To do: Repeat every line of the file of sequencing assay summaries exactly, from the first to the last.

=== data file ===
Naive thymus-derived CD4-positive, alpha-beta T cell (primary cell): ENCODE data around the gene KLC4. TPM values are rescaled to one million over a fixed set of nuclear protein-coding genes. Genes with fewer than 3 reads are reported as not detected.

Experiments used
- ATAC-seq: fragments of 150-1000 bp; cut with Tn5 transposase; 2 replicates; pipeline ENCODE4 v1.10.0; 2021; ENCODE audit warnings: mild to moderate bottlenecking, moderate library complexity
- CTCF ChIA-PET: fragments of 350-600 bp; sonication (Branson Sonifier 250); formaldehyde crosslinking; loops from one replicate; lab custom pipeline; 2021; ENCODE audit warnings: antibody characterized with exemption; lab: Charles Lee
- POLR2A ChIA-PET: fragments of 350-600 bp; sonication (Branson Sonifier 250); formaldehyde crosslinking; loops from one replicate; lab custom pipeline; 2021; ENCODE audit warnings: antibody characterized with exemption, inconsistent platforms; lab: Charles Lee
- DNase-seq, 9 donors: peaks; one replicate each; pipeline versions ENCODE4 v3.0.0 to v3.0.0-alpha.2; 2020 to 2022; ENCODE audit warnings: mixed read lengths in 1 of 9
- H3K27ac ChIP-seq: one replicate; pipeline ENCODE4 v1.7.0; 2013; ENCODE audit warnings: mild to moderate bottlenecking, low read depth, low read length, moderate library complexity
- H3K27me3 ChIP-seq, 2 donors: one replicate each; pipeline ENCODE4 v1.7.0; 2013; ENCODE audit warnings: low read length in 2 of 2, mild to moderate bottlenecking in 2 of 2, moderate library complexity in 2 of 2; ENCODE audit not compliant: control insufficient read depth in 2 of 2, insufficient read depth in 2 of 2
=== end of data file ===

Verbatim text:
Naive thymus-derived CD4-positive, alpha-beta T cell (primary cell): ENCODE data around the gene KLC4. TPM values are rescaled to one million over a fixed set of nuclear protein-coding genes. Genes with fewer than 3 reads are reported as not detected.

Experiments used
- ATAC-seq: fragments of 150-1000 bp; cut with Tn5 transposase; 2 replicates; pipeline ENCODE4 v1.10.0; 2021; ENCODE audit warnings: mild to moderate bottlenecking, moderate library complexity
- CTCF ChIA-PET: fragments of 350-600 bp; sonication (Branson Sonifier 250); formaldehyde crosslinking; loops from one replicate; lab custom pipeline; 2021; ENCODE audit warnings: antibody characterized with exemption; lab: Charles Lee
- POLR2A ChIA-PET: fragments of 350-600 bp; sonication (Branson Sonifier 250); formaldehyde crosslinking; loops from one replicate; lab custom pipeline; 2021; ENCODE audit warnings: antibody characterized with exemption, inconsistent platforms; lab: Charles Lee
- DNase-seq, 9 donors: peaks; one replicate each; pipeline versions ENCODE4 v3.0.0 to v3.0.0-alpha.2; 2020 to 2022; ENCODE audit warnings: mixed read lengths in 1 of 9
- H3K27ac ChIP-seq: one replicate; pipeline ENCODE4 v1.7.0; 2013; ENCODE audit warnings: mild to moderate bottlenecking, low read depth, low read length, moderate library complexity
- H3K27me3 ChIP-seq, 2 donors: one replicate each; pipeline ENCODE4 v1.7.0; 2013; ENCODE audit warnings: low read length in 2 of 2, mild to moderate bottlenecking in 2 of 2, moderate library complexity in 2 of 2; ENCODE audit not compliant: control insufficient read depth in 2 of 2, insufficient read depth in 2 of 2